is contagious
We are troublemakers
We are a Monolithic group
We only need support from family, friends and allies during PRIDE month, not year round

And although I cannot say none of this is true, what I can tell you is that it is no truer for the LGBTQIA community than for any other community

We are no more disturbed than heterosexuals.

We are no more immoral than

We are no more depressed and anxious than heterosexuals.
We are just as poor and as wealthy.
We are just as intelligent and successful.

And if I am honest with you today, I believe we are better looking and better dressed.

So by now you may be asking, “What can we do to improve the quality of life for our LGBTQIA community?”

Our future together must include an effort to move from individualized and independent acceptance to an overall, societal inclusion without fear.
We must plant that seed of unconditional inclusion and love within yourself, your families, within your network of friends and among professional colleagues.

Do not treat is us as different, rather treat us as equals and see us as worthy of everything you are worthy of.

Employers must commit to systemic change, and move forward from solely offering lip service
Employers can no longer see our LGBTQIA community as a checkbox and not a demographic to invest in, but see us as a true asset that makes the fabric of our diverse communities that much stronger.

We must eliminate this discussion from political arenas, and limit such views to religious sources where those views are engrained and tied to religious views of sinfulness, a moral view.

Mexico has long been a visionary and leader on all levels and arenas in the history of civilization. While people in northern Africa were nomads sustaining themselves as hunters and gatherers, the Aztec, Olmec, Mayan and other Mesoamerican cultures were perfecting their hieroglyphic writings, creating calendars, calculating complex mathematical formulas and tracking the movement of our planet, stars and galaxies as advanced civilizations. Our ancestors were designing aquaducts, canals, bridges and roads and using sophisticated hydroponic agriculture to feed their masses before the Romans even lifted a spear.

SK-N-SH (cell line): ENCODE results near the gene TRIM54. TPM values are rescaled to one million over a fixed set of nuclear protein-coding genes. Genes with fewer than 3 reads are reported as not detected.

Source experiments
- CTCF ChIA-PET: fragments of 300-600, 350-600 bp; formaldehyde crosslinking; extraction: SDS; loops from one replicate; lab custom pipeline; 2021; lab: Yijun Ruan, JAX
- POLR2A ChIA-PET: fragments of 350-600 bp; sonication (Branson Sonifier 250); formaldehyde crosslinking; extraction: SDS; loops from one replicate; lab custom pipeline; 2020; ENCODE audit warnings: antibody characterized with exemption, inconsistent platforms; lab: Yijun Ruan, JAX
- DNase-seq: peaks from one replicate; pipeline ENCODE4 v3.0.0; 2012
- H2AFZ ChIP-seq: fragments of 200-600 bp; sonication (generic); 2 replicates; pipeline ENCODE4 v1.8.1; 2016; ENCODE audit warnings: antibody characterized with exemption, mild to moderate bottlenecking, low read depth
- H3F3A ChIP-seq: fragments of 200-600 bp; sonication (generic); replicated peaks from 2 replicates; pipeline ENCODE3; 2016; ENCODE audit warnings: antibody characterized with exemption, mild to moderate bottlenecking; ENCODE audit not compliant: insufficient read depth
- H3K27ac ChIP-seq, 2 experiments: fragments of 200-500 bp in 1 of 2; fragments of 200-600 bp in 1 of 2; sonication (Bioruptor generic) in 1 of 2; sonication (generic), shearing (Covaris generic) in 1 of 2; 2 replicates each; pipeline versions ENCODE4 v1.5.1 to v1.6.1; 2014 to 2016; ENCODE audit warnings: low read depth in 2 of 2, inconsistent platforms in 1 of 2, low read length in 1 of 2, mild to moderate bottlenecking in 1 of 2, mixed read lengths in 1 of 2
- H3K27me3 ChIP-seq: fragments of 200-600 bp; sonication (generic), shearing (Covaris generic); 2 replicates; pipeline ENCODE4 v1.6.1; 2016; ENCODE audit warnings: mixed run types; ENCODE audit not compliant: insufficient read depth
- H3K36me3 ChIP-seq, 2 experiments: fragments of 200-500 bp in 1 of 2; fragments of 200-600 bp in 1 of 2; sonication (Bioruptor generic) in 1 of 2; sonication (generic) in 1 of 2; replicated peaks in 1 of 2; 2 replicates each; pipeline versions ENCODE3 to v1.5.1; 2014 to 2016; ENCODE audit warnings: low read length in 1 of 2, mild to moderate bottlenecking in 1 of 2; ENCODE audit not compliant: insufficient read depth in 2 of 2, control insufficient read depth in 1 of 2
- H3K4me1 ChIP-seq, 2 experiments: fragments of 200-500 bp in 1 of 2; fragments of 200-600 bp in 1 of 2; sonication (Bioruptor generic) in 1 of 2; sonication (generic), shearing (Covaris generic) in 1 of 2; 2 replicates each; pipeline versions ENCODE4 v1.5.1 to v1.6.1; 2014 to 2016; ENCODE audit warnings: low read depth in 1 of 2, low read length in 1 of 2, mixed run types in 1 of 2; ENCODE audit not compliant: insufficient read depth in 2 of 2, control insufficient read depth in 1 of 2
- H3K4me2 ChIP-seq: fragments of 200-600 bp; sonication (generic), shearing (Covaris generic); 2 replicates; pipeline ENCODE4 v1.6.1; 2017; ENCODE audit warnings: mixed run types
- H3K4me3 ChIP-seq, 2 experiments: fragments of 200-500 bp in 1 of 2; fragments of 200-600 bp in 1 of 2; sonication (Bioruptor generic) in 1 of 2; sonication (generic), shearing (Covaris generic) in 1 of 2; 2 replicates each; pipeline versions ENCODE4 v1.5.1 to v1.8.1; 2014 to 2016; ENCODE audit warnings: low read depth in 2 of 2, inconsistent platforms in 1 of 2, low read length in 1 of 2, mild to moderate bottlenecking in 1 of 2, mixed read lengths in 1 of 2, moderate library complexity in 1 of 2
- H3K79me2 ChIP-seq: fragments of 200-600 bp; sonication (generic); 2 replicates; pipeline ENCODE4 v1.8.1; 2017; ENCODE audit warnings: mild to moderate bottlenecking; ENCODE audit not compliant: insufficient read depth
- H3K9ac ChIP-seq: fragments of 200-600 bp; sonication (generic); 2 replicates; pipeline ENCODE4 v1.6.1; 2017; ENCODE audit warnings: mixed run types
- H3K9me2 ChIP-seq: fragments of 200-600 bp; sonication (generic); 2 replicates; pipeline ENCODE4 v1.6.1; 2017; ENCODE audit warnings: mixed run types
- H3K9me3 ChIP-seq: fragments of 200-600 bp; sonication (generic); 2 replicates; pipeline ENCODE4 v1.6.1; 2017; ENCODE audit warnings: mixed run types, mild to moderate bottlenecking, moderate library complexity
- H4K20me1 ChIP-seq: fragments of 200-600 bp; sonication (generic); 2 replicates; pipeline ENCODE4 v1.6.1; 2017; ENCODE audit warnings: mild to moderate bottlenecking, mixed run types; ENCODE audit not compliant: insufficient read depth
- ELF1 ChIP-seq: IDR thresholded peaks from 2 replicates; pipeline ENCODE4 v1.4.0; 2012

Continuing in these traditions, same-sex relations were decriminalized in this part of the world as early as the 1870s. As a country, Mexico deemed same-sex unions unconstitutional and prohibits discrimination based on sexual orientation.

You have welcomed equality movements, advocacy groups, conferences seeking equitable treatment of our people since the 1970s, even hosting the first PRIDE parade here in Mexico City in 1979.

Mexico and the United States must continue to work together to advance the humanitarian treatment of all our LGBTQIA brethren.

And, my brothers and sisters, if we can do that today, tomorrow, next week, next month and next year, and we do it consistently, then we will leave this world a much better place for our children than what was left for us.

Last, I will close with my favorite quote by Harvey Milk who became one of the first openly gay elected officials in the United States when he was elected to a seat on the San Francisco Board of Supervisors in 1977 — a milestone victory that made headlines around the world. His unapologetic proclamation of his identity gave new hope to LGBTQIA people, who faced severe discrimination:”

“It’s not my victory — it’s yours and yours and yours. If a gay can win, it means there is hope that the system can work for all minorities if we fight. We’ve given them hope.”